Irma Darphin served as a nurse in Europe after the Normandy Invasion. (Photo used by permission of The Advocate, Baton Rouge, Louisiana.)
By George Morris
The smell of cordite no longer hung in the air when Lt. Irma Darphin came ashore on Utah Beach in 1944. Six weeks had passed since D-Day, and shells no longer fell, bullets no longer flew and the groans of the wounded no longer sounded along the Normandy coast.
But there was no shortage of wounded soldiers in France, and Darphin was on her way to help them.
Darphin, a Crowley, Louisiana, native and longtime Iota resident, was part of the Army’s 127th General Hospital, which spent the last 10 months of the war treating casualties as Allied armies pushed their way to Germany.
She and the rest of the hospital’s roughly 100 nurses first set foot on the continent at the same place where the 4th Infantry Division landed on June 6. Her route inland would take her across the beach and through another town that figured prominently in the D-Day invasion.
“They still had some of the debris out on the beaches,” said Darphin. “We went on to St. Mere Eglise. We spent the first night in a bombed-out church because of the anti-aircraft (fire), but it was nothing threatening, really. They just wanted to be real safe with the ladies. They were real good to us.”
The nurses spent more than a week in tents, then moved on to Rennes, which had recently been taken by Gen. George Patton’s 3rd Army.
“We just opened up this hospital,” she said. “We had to clean it out because the Germans had been there and they left it filthy. Everything they left went out the windows and the doors and were hauled off to a dump pile someplace. Then we filled it up and started admitting patients. I think it took us maybe two weeks.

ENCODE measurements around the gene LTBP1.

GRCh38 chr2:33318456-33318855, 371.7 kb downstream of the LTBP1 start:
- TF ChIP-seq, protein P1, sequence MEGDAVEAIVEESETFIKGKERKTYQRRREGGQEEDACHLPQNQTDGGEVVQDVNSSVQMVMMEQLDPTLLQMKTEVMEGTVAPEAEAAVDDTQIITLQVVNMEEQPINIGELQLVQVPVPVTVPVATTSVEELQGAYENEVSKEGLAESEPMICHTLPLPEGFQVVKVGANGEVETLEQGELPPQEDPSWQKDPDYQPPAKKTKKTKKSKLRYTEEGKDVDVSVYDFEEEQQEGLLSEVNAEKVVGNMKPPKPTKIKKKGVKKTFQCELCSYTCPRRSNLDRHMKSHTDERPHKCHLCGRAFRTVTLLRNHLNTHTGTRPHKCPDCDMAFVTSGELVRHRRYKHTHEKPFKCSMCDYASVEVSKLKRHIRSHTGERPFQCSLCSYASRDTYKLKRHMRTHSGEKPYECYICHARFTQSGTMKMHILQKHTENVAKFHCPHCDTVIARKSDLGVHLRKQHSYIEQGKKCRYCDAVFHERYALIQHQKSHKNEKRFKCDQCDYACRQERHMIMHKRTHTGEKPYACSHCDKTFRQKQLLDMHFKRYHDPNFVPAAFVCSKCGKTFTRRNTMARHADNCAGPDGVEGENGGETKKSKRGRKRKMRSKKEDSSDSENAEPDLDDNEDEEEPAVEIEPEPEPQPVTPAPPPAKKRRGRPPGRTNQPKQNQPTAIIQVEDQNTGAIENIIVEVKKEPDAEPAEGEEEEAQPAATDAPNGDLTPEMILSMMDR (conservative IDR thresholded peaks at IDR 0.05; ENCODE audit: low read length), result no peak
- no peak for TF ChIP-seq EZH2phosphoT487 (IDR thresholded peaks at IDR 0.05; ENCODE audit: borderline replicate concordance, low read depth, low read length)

“After we got to Rennes, that’s when we really had the casualties come in.”
The nurses lived with a group of nuns, at first, and had to be escorted to the hospital each day for fear that German snipers might find them an easy target. In a city wrecked by the Allied bombing that led up to D-Day, there was little for them to do but treat the many wounded. One lighter moment came when her brother, Capt. Hughit Boulet, visited her in Rennes.
“We went in and most of us worked 12 hours. Some of us 16 hours. We were busy, busy, busy, and they came in fast because there were a lot of casualties at that time,” Darphin said.
As the armies pushed east, the 127th General Hospital was moved to Nancy, about 50 miles from Germany and Luxembourg. The nurses got to spend rest time in Paris.
“We went through the cities that had been bombed out, and people were there,” Darphin said. “That was the saddest part of the Army for me, to go through all these bombed-out cities and watch all these people trying to find their homes.”
Locating the hospital in Nancy put it near the action of the Battle of the Bulge, the German counterattack in December 1944, that failed in its goal to drive a wedge between the American and British armies.
The hospital remained there until Germany’s surrender on May 8, 1945.
The surrender allowed residents to remove the blackout curtains that hung over their windows at night to prevent the city from being visible to enemy aircraft at night.
Darphin said the city’s lights made it look “like one big diamond lit up.”
“That’s when our neighbors got outside and sang and cried and hugged each other,” she said. “It was happy. The war was over.”
In Europe, that is. The 127th staff was told they would be sent to the China-Burma-India Theater of Operations, but Japan’s surrender after the atomic bombings in August 1945 ended those plans.
In the meantime, the hospital treated U.S. prisoners of war after their liberation.
“When our POWs started coming back, and you can imagine what they looked like — not quite as bad as the Bataan March, but pretty bad,” Darphin said. “They did not want to stop but they had to so we could refurbish them and feed them a little bit and stabilize them and give them their medicine. They had to come back in steps, also. But those poor POWs were so anxious to get home.”
Darphin didn’t get home until October 1945, and she returned to her nursing job in Orange, Texas. A year later, she moved to Jennings, married and stayed home to raise four children before returning to work at the Southwest State School for 20 years.